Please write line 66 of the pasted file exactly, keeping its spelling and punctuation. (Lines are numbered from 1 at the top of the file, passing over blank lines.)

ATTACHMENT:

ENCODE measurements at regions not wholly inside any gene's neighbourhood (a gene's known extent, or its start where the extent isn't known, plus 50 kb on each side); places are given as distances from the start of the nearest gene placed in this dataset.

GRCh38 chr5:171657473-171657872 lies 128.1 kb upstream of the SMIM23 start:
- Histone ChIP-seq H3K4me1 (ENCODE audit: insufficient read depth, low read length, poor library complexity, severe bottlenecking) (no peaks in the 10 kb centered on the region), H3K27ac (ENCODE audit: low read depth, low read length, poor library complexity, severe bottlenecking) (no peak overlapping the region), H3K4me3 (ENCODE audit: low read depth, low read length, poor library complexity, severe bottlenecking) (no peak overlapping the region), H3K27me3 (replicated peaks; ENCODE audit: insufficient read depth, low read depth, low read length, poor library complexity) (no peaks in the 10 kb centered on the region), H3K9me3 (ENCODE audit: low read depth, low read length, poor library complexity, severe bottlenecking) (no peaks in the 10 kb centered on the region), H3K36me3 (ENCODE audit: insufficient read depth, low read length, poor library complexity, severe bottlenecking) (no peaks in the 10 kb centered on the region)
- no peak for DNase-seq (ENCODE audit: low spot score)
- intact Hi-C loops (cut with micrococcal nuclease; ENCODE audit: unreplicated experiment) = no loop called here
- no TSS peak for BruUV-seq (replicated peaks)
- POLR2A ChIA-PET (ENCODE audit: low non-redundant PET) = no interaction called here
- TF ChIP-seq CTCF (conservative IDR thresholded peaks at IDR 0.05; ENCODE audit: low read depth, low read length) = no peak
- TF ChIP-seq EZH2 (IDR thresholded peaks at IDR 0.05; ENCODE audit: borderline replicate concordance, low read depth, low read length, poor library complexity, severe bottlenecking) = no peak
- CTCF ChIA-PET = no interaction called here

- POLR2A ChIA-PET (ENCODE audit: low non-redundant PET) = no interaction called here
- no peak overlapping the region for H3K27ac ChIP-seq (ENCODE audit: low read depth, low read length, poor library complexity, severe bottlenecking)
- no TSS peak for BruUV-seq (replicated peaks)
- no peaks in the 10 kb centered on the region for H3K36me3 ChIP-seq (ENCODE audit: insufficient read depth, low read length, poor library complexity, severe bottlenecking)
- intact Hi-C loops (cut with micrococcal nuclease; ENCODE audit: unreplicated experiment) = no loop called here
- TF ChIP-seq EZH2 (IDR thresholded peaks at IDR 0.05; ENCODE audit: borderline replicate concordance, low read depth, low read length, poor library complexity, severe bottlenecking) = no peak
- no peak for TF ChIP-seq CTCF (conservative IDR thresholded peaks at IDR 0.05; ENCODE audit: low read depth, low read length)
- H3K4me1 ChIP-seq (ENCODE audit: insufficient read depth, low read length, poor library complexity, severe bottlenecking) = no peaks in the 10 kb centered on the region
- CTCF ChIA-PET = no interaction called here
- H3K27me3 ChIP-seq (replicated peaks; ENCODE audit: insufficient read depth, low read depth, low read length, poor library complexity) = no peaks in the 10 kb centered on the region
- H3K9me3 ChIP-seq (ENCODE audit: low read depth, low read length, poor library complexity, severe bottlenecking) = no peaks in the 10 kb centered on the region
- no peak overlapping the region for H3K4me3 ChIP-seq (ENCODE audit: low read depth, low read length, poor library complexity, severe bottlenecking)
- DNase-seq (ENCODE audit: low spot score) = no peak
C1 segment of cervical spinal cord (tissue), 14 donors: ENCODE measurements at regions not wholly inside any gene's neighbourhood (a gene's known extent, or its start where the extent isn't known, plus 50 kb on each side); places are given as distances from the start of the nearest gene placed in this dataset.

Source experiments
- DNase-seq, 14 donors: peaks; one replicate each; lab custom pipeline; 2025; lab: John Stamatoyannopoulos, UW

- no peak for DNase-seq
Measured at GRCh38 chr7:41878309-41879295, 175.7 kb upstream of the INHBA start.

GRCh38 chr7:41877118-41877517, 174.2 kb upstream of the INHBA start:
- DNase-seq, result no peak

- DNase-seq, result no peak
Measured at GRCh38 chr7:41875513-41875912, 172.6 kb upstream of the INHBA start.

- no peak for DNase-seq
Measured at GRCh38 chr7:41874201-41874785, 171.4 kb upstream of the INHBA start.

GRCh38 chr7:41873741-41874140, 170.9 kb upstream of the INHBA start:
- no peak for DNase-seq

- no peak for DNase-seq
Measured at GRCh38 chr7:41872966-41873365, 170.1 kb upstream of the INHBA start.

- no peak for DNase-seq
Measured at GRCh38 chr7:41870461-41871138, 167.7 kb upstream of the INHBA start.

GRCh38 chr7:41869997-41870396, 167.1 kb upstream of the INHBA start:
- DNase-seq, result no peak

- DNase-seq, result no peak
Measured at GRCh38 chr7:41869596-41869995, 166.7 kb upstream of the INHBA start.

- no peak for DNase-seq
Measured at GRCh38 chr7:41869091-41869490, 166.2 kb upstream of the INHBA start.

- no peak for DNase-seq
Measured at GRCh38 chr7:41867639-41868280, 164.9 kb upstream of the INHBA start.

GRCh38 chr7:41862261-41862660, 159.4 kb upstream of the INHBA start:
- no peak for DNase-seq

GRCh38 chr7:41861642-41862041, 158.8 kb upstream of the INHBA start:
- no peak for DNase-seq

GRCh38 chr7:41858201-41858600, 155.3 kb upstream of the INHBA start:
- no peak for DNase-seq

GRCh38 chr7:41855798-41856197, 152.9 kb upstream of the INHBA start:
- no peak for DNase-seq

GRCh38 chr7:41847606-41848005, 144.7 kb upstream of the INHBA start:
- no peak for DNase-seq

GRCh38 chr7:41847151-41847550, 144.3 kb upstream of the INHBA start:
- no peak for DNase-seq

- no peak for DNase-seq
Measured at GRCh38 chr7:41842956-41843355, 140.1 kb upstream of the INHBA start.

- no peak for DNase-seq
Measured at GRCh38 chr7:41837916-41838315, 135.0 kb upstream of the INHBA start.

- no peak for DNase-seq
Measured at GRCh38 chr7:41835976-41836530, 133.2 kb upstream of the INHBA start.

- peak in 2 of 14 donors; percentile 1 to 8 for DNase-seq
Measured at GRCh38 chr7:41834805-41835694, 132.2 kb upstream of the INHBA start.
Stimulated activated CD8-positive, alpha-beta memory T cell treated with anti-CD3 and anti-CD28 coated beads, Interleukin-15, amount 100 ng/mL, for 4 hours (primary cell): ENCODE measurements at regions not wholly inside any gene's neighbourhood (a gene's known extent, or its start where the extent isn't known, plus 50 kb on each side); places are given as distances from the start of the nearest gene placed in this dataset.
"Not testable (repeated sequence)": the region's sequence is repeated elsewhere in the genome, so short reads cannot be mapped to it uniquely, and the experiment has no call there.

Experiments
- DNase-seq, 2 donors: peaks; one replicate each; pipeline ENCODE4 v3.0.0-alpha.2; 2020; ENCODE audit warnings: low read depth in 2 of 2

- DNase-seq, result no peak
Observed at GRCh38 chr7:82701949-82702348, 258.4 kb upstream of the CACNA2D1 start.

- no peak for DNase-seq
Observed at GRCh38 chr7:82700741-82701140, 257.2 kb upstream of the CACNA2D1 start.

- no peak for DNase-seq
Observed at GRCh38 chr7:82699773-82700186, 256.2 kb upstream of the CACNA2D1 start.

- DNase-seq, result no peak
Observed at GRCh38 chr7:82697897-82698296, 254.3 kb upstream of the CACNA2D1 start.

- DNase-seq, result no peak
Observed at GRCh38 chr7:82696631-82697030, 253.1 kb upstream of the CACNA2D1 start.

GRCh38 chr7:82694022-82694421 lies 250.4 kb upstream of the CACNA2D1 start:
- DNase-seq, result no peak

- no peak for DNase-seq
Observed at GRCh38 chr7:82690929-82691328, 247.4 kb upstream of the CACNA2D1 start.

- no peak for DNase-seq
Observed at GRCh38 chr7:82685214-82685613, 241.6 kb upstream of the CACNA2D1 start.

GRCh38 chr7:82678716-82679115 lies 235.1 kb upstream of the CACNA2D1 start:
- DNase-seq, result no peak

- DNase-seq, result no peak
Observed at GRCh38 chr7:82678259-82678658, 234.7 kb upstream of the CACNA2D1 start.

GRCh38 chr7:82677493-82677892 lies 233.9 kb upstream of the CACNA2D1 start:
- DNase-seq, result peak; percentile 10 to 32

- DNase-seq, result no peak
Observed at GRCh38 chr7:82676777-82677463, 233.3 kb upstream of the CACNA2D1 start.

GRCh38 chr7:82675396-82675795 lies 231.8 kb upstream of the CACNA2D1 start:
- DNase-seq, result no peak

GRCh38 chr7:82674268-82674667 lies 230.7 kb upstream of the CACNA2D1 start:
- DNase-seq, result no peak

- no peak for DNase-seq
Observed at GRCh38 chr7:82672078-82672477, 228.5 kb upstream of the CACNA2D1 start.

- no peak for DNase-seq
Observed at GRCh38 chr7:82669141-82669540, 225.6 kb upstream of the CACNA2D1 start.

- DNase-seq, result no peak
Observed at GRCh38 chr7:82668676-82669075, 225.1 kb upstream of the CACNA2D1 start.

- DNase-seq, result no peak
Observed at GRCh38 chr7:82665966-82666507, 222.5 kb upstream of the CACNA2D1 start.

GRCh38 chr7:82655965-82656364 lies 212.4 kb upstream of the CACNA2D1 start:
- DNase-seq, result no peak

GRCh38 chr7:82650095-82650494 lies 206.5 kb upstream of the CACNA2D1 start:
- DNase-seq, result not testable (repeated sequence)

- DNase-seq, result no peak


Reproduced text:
Measured at GRCh38 chr7:41835976-41836530, 133.2 kb upstream of the INHBA start.